We installed a system for measuring O3 and CO2 in the interstitial air of the snowpack and overlying air at the Rishiri Observatory (RIO; 45°07′N, 141°12′E, 40 m asl) on Rishiri Island (Fig. 1). The island has an area of 182 km2, and at the centre is Mt. Rishiri (1721 m), a Quaternary stratovolcano. Approximately 5500 residents live in the few principal districts on the island. The RIO is situated on a slightly sloped area at the southern foot of Mt. Rishiri, 400 m away from the main road. Approximately 750 residents live in the coastal area, 2 km from the observatory. In the lower region of the volcanic slope there is a deciduous broadleaf forest, whereas in the upper area, conifers such as Yezo spruce (Picea jezoensis) and Todo fir (Picea glehnii) dominate (Haruki et al., 2004). On the gentle slope above the main road, Todo firs are present, having been planted 40 yr earlier; the canopy height is 3–4 m at present. The floor vegetation is mostly evergreen Sasa bamboo (Sasa senanensis, Sasa kurilensis). A tower (200 cm high) for measuring O3 and CO2 in the interstitial air of the seasonal snowpack was built in an open space approximately 5 m south of the RIO.
The analytical methods used herein have been reported in earlier publications (Tanimoto et al., 2000; Inoue et al., 2008; Inoue and Zhu, 2013); therefore, only a short description is provided here. We mounted an air intake 1.5 m above the roof of the observatory (5 m above the ground). Using a blower, air samples were drawn from the intake to a Pyrex glass manifold in the observatory through a Teflon tube (25 mm o.d., 22 mm i.d.). Sample air for the measurement of atmospheric O3 was continuously pumped at a rate of 2 dm3 min−1 through a 6.35 mm Teflon tube connected to the glass manifold.
Atmospheric O3 was measured using a UV absorption analyser (O3 analyser, Model 1015, Dylec Inc., Ibaraki, Japan). The output voltage was digitised via an analogue-to-digital control unit (FA-M3R, Yokogawa Electric Corp., Tokyo, Japan). The O3 analyser was calibrated prior to its usage at the RIO using an O3 primary standard (49PS, Thermo Fisher Scientific, Inc., Georgia, USA). The detection limit of the O3 measurement was 1 ppb, and the overall uncertainty was estimated to be 5% at a mixing ratio of 20 ppb (Tanimoto et al., 2000).
Atmospheric CO2 was measured using a non-dispersive infrared gas (NDIR) analyser (LI 6262, LI-COR Inc., Nebraska, USA), a sampling unit and four working reference gases (Supplementary files).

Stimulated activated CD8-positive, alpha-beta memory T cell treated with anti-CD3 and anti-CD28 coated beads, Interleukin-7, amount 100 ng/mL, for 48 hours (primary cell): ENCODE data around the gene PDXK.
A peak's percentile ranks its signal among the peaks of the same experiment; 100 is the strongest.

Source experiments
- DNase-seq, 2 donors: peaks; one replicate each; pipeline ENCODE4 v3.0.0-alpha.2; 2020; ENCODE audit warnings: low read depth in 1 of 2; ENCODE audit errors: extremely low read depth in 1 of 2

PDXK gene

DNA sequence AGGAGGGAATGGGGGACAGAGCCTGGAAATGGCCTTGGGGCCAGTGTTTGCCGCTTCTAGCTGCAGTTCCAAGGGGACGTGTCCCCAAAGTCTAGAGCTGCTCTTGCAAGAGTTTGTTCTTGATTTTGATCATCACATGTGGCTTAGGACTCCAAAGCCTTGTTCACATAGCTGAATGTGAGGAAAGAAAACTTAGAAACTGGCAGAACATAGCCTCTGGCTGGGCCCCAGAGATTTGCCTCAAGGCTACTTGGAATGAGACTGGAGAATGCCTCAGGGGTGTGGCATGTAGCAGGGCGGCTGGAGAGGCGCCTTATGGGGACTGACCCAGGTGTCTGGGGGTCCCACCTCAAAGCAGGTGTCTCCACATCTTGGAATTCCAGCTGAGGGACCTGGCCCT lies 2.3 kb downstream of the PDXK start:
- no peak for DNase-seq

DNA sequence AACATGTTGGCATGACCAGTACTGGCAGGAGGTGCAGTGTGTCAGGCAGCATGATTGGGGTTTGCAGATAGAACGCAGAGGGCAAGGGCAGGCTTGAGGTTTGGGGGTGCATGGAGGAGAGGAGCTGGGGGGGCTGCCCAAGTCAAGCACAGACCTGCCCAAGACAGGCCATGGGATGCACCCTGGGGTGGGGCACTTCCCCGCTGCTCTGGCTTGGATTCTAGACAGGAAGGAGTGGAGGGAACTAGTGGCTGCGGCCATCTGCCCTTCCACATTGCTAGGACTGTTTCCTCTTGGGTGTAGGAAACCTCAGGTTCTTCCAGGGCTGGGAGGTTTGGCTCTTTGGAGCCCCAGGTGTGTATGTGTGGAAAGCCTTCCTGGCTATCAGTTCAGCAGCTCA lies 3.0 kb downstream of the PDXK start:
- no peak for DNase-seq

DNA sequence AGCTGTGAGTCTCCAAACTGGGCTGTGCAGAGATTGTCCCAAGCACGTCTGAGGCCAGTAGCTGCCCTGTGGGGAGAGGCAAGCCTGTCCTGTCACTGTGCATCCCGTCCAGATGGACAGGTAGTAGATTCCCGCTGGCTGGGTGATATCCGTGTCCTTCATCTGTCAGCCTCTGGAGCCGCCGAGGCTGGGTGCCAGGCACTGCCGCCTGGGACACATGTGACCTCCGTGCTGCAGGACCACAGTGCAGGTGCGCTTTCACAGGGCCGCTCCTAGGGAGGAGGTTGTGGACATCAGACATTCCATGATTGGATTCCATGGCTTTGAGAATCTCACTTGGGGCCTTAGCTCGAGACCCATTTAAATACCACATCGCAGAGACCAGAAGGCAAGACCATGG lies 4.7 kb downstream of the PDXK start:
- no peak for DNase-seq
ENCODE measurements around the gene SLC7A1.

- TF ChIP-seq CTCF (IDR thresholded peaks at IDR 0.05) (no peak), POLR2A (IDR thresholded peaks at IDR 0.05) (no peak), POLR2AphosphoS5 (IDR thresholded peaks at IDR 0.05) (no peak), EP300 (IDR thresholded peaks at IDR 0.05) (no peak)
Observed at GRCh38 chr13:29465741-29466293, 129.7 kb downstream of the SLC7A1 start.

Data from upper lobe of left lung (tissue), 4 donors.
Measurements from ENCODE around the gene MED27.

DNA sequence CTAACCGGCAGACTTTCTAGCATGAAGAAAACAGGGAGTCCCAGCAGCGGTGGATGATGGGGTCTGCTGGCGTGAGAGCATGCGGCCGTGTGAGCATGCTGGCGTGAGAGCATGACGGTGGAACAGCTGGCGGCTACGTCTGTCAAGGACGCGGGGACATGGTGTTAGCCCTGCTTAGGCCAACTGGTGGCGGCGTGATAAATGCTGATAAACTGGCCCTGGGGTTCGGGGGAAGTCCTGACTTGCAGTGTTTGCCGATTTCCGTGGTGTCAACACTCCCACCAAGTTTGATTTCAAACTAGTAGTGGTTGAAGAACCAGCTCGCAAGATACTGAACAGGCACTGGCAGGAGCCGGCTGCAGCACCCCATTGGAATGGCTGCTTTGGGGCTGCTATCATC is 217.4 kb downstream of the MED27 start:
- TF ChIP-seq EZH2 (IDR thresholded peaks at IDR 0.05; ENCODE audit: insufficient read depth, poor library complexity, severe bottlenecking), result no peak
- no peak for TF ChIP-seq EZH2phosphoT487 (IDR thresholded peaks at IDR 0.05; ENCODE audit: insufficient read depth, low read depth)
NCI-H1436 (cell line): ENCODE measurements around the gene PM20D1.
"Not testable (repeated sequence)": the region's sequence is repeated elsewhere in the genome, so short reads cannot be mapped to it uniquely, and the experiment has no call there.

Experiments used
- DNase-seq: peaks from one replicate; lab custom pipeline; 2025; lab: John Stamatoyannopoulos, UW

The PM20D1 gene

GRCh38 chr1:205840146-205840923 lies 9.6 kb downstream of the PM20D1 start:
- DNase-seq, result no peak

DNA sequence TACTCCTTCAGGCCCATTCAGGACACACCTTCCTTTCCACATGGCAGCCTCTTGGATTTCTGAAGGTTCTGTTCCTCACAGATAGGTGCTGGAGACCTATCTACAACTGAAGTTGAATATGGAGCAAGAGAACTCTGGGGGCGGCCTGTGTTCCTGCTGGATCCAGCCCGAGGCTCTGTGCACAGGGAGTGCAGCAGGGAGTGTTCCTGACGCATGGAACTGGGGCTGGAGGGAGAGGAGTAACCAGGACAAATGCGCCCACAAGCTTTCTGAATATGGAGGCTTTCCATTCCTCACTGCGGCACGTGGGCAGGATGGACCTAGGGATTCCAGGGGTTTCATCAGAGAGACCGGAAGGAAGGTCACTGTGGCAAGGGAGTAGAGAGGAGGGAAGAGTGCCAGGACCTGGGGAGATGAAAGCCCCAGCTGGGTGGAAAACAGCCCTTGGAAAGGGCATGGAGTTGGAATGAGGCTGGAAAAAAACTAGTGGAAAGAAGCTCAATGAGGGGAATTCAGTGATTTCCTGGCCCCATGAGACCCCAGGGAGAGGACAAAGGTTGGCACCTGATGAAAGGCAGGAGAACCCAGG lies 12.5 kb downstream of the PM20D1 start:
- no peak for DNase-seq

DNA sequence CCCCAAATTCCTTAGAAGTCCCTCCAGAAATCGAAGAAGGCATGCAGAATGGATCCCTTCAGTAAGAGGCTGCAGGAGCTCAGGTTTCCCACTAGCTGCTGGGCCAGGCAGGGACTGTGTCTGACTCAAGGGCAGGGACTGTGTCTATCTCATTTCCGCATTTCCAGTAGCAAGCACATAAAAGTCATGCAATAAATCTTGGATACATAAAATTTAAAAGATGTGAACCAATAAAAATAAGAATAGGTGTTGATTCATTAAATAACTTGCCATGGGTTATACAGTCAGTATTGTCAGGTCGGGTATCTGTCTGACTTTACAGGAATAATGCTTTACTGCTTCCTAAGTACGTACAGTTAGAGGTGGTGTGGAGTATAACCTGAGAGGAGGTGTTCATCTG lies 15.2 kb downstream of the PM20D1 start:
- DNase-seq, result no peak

A tower with horizontal bars (Seok et al., 2009) was installed in the middle of December 2010, prior to snow accumulation. Figure 2 shows a schematic diagram representing the system for taking measurements of the O3 and CO2 in the interstitial air at five heights (10, 30, 60, 90, 120 cm) above the ground. Except for the inlet 5 m above the ground (Section 2.2), the adjacent horizontal bars were fixed by alternating them 90° each time. A filter consisting of hydrophobic polytetrafluoroethylene (diameter 25 mm, pore size 0.2 µm, PTFE) (Acropak, Pall Corp., Michigan, USA) was fitted at each end of the horizontal bar. Gas analysers and a data acquisition unit were located in an experimental room at the RIO. Sample air at heights between 120 and 0 cm was introduced into the O3 analyser (1015, Dylec) using a small internal pump and, sequentially, into the CO2 probe (GMP343, Vaisala, Helsinki, Finland) through the 6.35 mm Teflon tube (10 m in length), which flowed at a rate of 2 dm3 min−1 for 5 minutes every2 hours. It is desirable to analyse the O3 and CO2 mixing ratios from small volumes of sample air because drawing interstitial air from within the snowpack disturbs the natural transport of air in the snowpack. We sampled approximately 10 dm3 of interstitial air from the paired inlets for our measurements. The mean flow rate was expected to be 1 dm3 min−1 for each inlet, thus 5 dm3 of interstitial air was sampled for each inlet. Assuming a spherical volume and a snow density of 300 kg m−3, the affected radius surrounding each inlet is approximately 12 cm. There is no overlap within this radius because all of the sampling inlets were at least 60 cm apart. Bowling et al. (2009) estimated the time required for the re-establishment of the CO2 gradient using the equation t=d2/4DC. The diffusion time t for a given distance d has a relationship with the diffusion coefficient of CO2 in the snowpack DC. According to our estimation of DC (0.063–0.114 cm2 s−1) and calculation of the diffusion distance d (the sampling diameter, 24 cm), the diffusion time t was 38 minutes (Zhu et al., 2014), which is shorter than our sampling interval of 120 minutes. The output voltage of the analysers remained comparatively constant during the 5 minutes interval, except for the CO2 measurements in the first 1–2 minutes following a change in sampling height. These observations indicate that the O3 and CO2 mixing ratios used in this study were representative for the given inlet height. During the remaining time when measurements between 10 and 120 cm above the ground were not being taken (95 minutes), sample air from a height of 5 m was introduced into the analysers.